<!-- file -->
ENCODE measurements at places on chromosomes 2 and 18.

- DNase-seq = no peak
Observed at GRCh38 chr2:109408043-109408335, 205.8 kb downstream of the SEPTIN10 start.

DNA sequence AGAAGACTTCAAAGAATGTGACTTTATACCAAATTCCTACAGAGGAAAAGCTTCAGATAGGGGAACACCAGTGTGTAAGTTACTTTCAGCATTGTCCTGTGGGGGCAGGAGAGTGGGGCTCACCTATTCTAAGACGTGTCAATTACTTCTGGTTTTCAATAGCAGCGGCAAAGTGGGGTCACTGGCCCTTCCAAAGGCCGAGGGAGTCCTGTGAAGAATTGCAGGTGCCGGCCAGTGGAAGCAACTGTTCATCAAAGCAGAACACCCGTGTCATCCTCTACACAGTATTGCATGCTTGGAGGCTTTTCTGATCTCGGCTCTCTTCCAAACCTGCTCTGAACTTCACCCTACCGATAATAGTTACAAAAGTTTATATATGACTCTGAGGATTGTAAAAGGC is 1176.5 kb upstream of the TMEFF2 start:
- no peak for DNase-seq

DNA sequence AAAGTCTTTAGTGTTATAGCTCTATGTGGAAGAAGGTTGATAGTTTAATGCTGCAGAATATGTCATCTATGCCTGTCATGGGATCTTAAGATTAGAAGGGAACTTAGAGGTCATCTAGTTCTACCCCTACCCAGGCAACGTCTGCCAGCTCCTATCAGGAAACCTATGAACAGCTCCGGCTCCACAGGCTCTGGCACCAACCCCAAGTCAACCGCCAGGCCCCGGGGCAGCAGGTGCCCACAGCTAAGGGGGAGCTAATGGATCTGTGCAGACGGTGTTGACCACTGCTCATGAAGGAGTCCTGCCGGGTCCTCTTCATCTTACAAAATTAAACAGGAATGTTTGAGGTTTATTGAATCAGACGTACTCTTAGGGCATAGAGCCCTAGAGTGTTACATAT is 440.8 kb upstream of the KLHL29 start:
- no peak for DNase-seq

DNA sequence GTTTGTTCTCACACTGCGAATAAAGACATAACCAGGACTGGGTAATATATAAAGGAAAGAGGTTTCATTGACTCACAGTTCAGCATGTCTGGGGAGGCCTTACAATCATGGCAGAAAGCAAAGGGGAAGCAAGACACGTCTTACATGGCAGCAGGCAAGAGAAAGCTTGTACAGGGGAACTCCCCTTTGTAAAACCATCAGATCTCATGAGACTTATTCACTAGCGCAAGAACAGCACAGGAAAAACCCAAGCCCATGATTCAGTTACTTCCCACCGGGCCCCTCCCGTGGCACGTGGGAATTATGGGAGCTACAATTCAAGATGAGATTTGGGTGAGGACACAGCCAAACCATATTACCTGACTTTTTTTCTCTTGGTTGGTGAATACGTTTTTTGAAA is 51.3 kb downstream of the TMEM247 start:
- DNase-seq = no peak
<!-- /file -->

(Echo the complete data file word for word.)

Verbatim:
ENCODE measurements at places on chromosomes 2 and 18.

- DNase-seq = no peak
Observed at GRCh38 chr2:109408043-109408335, 205.8 kb downstream of the SEPTIN10 start.

DNA sequence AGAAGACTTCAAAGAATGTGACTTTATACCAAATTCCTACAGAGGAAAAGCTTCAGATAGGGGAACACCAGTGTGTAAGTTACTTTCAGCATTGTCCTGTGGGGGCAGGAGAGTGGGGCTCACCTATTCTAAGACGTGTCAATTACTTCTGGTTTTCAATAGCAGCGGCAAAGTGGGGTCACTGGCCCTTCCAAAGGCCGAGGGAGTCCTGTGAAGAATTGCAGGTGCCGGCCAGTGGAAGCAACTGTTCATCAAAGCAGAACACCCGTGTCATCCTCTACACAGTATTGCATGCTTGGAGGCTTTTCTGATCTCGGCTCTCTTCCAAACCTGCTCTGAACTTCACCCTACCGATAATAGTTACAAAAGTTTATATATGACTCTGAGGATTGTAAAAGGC is 1176.5 kb upstream of the TMEFF2 start:
- no peak for DNase-seq

DNA sequence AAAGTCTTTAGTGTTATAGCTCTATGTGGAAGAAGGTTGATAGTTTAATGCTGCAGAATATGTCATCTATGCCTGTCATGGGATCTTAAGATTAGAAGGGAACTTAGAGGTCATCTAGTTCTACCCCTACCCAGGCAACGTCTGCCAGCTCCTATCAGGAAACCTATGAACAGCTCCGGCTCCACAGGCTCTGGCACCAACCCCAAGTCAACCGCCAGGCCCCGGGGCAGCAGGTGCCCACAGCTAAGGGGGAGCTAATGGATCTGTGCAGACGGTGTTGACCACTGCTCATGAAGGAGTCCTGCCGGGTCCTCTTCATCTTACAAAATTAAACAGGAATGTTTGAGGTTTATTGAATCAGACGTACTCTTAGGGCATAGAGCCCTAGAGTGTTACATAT is 440.8 kb upstream of the KLHL29 start:
- no peak for DNase-seq

DNA sequence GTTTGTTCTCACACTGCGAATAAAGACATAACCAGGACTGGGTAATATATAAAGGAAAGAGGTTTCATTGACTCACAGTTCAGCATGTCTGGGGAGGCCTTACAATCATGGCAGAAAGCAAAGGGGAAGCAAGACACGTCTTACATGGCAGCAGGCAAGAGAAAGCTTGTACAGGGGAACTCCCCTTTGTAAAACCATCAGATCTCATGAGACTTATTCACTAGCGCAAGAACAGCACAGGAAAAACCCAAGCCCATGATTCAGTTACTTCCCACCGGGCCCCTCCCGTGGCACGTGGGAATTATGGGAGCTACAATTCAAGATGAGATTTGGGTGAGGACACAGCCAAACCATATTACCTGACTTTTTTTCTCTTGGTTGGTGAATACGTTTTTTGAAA is 51.3 kb downstream of the TMEM247 start:
- DNase-seq = no peak